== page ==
The following is a blog post written by Asani President Marja Preston in March 2012 on the subject of trees on the Grow Community construction site. With the second phase of construction beginning, this is again an important subject to explore. Now that construction has begun, we can share more on how we plan on saving and re-using trees on the site.
1. Working with professional arborist Katy Bigelow, we walked through the property to designate significant trees to save and to remove trees that presented a danger to the neighborhood.
2. Several trees that required removal have been used as stream bank restoration for salmon habitat by the Kitsap County Surface and Stormwater Management Program.
3. Much of the cleared material will be re-purposed on-site for construction material, playground sites, and erosion control.
4. We will be replanting more trees (~250) than we remove.
Here is the original blog post:
Part of the careful planning we’ve put in place for this project includes everyday environmental choices that incorporate the beauty of our surroundings. This project is in the R-14 zone, which, under the new land use code, does not require retention of existing trees on the site. The Grow project will meet Built Green 5-Star certification, which requires substantial tree retention. In addition, we are committed to contributing to the long-term tree canopy goal of 50% coverage in Winslow, as outlined in the Bainbridge Island Urban Forest Management Plan.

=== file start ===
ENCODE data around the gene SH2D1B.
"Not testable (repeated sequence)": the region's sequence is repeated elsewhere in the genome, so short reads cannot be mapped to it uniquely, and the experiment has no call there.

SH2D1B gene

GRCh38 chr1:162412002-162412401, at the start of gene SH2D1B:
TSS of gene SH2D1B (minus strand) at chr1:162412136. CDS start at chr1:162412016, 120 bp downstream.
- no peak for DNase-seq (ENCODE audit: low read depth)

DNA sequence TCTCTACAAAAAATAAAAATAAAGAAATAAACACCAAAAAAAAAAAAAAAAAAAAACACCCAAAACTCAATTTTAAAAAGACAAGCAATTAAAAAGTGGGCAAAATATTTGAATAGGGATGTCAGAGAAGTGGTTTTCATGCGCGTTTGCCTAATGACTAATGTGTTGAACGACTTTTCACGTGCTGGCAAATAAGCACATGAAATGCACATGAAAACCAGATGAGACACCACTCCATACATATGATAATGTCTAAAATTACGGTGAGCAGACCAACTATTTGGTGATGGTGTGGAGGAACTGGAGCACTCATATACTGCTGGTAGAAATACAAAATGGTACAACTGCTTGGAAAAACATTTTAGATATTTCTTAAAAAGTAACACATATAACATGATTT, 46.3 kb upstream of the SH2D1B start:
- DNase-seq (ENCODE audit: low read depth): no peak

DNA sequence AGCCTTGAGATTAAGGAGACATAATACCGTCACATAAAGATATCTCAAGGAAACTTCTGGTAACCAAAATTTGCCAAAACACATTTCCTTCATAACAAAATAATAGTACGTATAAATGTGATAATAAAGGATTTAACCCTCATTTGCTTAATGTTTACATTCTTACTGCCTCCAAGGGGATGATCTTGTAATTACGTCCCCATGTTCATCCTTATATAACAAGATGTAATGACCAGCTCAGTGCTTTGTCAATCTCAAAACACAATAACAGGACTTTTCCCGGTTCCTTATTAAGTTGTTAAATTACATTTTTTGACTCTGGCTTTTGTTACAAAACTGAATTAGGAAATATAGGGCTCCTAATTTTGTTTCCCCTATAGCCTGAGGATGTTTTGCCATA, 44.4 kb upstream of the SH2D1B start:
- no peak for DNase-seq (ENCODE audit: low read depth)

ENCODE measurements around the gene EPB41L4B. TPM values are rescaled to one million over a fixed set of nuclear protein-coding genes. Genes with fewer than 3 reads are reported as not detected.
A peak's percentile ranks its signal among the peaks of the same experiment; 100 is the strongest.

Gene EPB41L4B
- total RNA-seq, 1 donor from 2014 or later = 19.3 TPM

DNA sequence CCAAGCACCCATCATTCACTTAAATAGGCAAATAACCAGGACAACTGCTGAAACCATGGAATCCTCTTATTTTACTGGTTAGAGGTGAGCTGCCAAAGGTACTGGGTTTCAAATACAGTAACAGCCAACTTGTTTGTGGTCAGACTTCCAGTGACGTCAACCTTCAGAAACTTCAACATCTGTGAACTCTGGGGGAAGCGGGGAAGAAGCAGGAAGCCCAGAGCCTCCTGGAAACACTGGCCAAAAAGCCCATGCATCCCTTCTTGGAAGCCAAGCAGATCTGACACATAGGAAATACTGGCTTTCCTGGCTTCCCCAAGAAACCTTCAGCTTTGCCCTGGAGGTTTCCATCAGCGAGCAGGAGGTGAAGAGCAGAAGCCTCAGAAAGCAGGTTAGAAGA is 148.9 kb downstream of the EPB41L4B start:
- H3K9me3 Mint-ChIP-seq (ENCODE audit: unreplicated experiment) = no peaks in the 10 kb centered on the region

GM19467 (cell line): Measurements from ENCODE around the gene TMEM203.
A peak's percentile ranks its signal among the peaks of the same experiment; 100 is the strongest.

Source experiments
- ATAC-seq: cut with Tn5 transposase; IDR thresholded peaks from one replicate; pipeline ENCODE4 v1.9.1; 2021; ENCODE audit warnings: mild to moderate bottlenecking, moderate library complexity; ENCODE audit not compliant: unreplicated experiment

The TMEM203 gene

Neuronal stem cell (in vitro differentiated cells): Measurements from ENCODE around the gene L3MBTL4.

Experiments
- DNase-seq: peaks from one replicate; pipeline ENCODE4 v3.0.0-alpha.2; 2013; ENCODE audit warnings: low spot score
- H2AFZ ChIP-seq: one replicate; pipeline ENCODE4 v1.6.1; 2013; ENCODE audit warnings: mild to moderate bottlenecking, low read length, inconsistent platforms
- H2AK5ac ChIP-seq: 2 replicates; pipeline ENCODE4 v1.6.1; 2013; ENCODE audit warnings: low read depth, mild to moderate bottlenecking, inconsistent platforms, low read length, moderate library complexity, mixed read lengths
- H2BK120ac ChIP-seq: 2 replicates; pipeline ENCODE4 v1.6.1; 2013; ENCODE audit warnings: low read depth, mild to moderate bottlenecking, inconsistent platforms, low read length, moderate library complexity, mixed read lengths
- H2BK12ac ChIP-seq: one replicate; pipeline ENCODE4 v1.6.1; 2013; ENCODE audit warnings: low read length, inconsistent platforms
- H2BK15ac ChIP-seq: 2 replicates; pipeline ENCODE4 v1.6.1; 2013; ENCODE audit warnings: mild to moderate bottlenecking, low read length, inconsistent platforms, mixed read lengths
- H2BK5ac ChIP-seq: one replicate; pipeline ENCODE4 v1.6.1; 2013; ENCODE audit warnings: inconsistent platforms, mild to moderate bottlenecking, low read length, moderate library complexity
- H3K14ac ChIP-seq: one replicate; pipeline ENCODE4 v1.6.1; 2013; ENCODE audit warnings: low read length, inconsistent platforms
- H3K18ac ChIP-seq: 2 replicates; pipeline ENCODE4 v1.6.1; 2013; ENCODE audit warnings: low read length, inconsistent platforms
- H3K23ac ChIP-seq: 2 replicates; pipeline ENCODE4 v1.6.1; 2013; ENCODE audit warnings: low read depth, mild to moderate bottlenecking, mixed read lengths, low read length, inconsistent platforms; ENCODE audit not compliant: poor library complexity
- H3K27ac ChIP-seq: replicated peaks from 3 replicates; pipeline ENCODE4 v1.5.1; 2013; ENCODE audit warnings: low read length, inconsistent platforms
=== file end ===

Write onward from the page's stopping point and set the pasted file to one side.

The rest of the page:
In order to meet all these goals, our plan is to retain existing vegetation as much as possible. To accomplish this, we continue to work with a professional arborist, Katy Bigelow, to identify the maximum amount of trees that can reasonably be retained with the urban density that is planned. From here, once all trees have been identified, a service such as Gosnell Tree & Landscape or a similar company will be contracted for the removal of the selected trees.
We have focused on retaining trees in clusters and larger areas, for instance, at the corner of Grow Avenue and Wyatt Way, to maintain native vegetation areas, preserving habitat and maintaining existing green corridors. In addition, we are planting more than 250 new trees throughout the site. The new vegetation will enhance the existing green corridors and contribute to stormwater uptake and carbon sequestration, absorbing more than 900 metric tons of carbon over the next 100 years, almost double what the existing trees would have absorbed over that same time period.
As with all projects designed for urban densities, some trees must be removed, as preserving large trees next to new construction rarely works in the long-term. For the trees that do need to be removed or relocated we are taking the utmost care. All trees marked for preservation have been fenced at the dripline and no root systems will be disturbed by heavy equipment. Several Vine Maples have been saved for reuse in the project, a Dogwood is going home with one of our Contractors, several other plants will be going to a local landscaper, and we are working with the Kitsap Conservation District to salvage evergreens for Salmon Restoration projects.